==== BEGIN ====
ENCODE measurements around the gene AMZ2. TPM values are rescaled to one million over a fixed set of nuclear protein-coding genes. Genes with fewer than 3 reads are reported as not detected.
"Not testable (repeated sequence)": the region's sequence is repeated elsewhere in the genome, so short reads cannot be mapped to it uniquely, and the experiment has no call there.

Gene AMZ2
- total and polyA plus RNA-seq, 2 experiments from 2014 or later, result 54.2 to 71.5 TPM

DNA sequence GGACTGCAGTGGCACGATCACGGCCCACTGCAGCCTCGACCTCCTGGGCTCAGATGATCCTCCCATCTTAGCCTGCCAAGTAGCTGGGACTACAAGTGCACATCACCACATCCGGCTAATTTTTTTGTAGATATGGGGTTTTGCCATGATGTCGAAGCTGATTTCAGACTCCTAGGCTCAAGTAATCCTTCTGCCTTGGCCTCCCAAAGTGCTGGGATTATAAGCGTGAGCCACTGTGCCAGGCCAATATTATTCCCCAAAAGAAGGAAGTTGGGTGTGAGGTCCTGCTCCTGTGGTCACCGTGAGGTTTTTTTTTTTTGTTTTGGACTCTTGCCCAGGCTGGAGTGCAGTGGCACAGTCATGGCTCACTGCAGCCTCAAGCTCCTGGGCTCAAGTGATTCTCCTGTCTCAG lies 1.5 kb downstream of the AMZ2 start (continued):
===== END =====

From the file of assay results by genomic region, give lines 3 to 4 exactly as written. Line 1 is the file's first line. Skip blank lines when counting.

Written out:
Gene AMZ2
- total and polyA plus RNA-seq, 2 experiments from 2014 or later, result 54.2 to 71.5 TPM